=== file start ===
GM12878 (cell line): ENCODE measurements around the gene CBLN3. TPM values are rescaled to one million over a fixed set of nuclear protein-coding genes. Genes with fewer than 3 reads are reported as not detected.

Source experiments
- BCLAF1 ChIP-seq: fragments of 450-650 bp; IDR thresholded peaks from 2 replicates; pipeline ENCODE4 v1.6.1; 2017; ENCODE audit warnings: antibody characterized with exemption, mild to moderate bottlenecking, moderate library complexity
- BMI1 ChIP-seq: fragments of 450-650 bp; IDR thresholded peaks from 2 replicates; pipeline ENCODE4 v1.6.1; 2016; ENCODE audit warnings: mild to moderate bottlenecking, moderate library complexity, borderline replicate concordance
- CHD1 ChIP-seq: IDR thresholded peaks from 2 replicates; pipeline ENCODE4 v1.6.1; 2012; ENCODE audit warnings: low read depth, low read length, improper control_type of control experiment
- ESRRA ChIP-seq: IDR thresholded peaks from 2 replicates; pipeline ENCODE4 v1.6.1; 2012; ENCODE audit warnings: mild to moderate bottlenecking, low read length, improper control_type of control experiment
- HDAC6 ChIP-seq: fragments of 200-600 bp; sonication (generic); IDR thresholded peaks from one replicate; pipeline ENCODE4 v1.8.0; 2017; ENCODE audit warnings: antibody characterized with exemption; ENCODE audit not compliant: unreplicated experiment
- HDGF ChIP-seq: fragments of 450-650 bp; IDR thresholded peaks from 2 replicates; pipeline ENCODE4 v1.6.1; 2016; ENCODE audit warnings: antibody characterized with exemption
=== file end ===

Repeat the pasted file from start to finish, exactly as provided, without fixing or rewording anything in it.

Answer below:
GM12878 (cell line): ENCODE measurements around the gene CBLN3. TPM values are rescaled to one million over a fixed set of nuclear protein-coding genes. Genes with fewer than 3 reads are reported as not detected.

Source experiments
- BCLAF1 ChIP-seq: fragments of 450-650 bp; IDR thresholded peaks from 2 replicates; pipeline ENCODE4 v1.6.1; 2017; ENCODE audit warnings: antibody characterized with exemption, mild to moderate bottlenecking, moderate library complexity
- BMI1 ChIP-seq: fragments of 450-650 bp; IDR thresholded peaks from 2 replicates; pipeline ENCODE4 v1.6.1; 2016; ENCODE audit warnings: mild to moderate bottlenecking, moderate library complexity, borderline replicate concordance
- CHD1 ChIP-seq: IDR thresholded peaks from 2 replicates; pipeline ENCODE4 v1.6.1; 2012; ENCODE audit warnings: low read depth, low read length, improper control_type of control experiment
- ESRRA ChIP-seq: IDR thresholded peaks from 2 replicates; pipeline ENCODE4 v1.6.1; 2012; ENCODE audit warnings: mild to moderate bottlenecking, low read length, improper control_type of control experiment
- HDAC6 ChIP-seq: fragments of 200-600 bp; sonication (generic); IDR thresholded peaks from one replicate; pipeline ENCODE4 v1.8.0; 2017; ENCODE audit warnings: antibody characterized with exemption; ENCODE audit not compliant: unreplicated experiment
- HDGF ChIP-seq: fragments of 450-650 bp; IDR thresholded peaks from 2 replicates; pipeline ENCODE4 v1.6.1; 2016; ENCODE audit warnings: antibody characterized with exemption